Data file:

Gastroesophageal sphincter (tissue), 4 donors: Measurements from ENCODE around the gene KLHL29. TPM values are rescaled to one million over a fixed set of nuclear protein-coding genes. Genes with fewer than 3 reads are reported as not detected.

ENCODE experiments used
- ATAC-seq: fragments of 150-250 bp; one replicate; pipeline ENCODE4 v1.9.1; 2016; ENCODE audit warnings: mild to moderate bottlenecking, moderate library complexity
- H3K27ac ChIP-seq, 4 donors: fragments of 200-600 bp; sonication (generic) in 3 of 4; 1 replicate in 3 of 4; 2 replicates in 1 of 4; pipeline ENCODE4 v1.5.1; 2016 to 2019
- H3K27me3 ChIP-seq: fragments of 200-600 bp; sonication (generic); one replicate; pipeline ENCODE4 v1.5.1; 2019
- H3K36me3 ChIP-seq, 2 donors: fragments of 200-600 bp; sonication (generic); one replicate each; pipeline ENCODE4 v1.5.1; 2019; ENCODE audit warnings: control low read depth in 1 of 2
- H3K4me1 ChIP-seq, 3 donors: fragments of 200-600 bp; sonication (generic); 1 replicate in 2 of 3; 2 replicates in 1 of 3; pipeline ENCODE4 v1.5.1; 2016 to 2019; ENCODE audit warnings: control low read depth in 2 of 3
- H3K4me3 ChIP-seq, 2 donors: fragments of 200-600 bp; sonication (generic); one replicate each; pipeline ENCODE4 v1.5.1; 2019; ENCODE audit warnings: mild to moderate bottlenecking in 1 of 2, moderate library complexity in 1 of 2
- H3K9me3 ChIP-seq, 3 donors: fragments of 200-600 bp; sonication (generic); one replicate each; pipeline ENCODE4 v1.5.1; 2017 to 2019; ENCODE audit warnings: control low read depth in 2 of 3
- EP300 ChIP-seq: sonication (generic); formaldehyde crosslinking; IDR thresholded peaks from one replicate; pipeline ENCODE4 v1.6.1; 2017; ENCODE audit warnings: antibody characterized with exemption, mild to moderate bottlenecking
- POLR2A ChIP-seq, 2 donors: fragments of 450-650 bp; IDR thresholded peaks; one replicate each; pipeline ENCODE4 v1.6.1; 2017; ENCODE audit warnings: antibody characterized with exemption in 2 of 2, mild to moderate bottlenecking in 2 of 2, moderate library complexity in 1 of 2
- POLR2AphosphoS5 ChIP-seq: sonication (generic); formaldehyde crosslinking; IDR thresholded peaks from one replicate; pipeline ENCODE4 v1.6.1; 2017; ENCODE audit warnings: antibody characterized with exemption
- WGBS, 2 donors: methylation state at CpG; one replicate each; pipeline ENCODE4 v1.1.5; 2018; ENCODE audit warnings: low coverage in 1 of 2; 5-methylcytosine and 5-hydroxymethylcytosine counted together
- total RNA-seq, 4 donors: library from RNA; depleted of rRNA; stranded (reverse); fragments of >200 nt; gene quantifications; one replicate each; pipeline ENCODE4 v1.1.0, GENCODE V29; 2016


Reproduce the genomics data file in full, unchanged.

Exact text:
Gastroesophageal sphincter (tissue), 4 donors: Measurements from ENCODE around the gene KLHL29. TPM values are rescaled to one million over a fixed set of nuclear protein-coding genes. Genes with fewer than 3 reads are reported as not detected.

ENCODE experiments used
- ATAC-seq: fragments of 150-250 bp; one replicate; pipeline ENCODE4 v1.9.1; 2016; ENCODE audit warnings: mild to moderate bottlenecking, moderate library complexity
- H3K27ac ChIP-seq, 4 donors: fragments of 200-600 bp; sonication (generic) in 3 of 4; 1 replicate in 3 of 4; 2 replicates in 1 of 4; pipeline ENCODE4 v1.5.1; 2016 to 2019
- H3K27me3 ChIP-seq: fragments of 200-600 bp; sonication (generic); one replicate; pipeline ENCODE4 v1.5.1; 2019
- H3K36me3 ChIP-seq, 2 donors: fragments of 200-600 bp; sonication (generic); one replicate each; pipeline ENCODE4 v1.5.1; 2019; ENCODE audit warnings: control low read depth in 1 of 2
- H3K4me1 ChIP-seq, 3 donors: fragments of 200-600 bp; sonication (generic); 1 replicate in 2 of 3; 2 replicates in 1 of 3; pipeline ENCODE4 v1.5.1; 2016 to 2019; ENCODE audit warnings: control low read depth in 2 of 3
- H3K4me3 ChIP-seq, 2 donors: fragments of 200-600 bp; sonication (generic); one replicate each; pipeline ENCODE4 v1.5.1; 2019; ENCODE audit warnings: mild to moderate bottlenecking in 1 of 2, moderate library complexity in 1 of 2
- H3K9me3 ChIP-seq, 3 donors: fragments of 200-600 bp; sonication (generic); one replicate each; pipeline ENCODE4 v1.5.1; 2017 to 2019; ENCODE audit warnings: control low read depth in 2 of 3
- EP300 ChIP-seq: sonication (generic); formaldehyde crosslinking; IDR thresholded peaks from one replicate; pipeline ENCODE4 v1.6.1; 2017; ENCODE audit warnings: antibody characterized with exemption, mild to moderate bottlenecking
- POLR2A ChIP-seq, 2 donors: fragments of 450-650 bp; IDR thresholded peaks; one replicate each; pipeline ENCODE4 v1.6.1; 2017; ENCODE audit warnings: antibody characterized with exemption in 2 of 2, mild to moderate bottlenecking in 2 of 2, moderate library complexity in 1 of 2
- POLR2AphosphoS5 ChIP-seq: sonication (generic); formaldehyde crosslinking; IDR thresholded peaks from one replicate; pipeline ENCODE4 v1.6.1; 2017; ENCODE audit warnings: antibody characterized with exemption
- WGBS, 2 donors: methylation state at CpG; one replicate each; pipeline ENCODE4 v1.1.5; 2018; ENCODE audit warnings: low coverage in 1 of 2; 5-methylcytosine and 5-hydroxymethylcytosine counted together
- total RNA-seq, 4 donors: library from RNA; depleted of rRNA; stranded (reverse); fragments of >200 nt; gene quantifications; one replicate each; pipeline ENCODE4 v1.1.0, GENCODE V29; 2016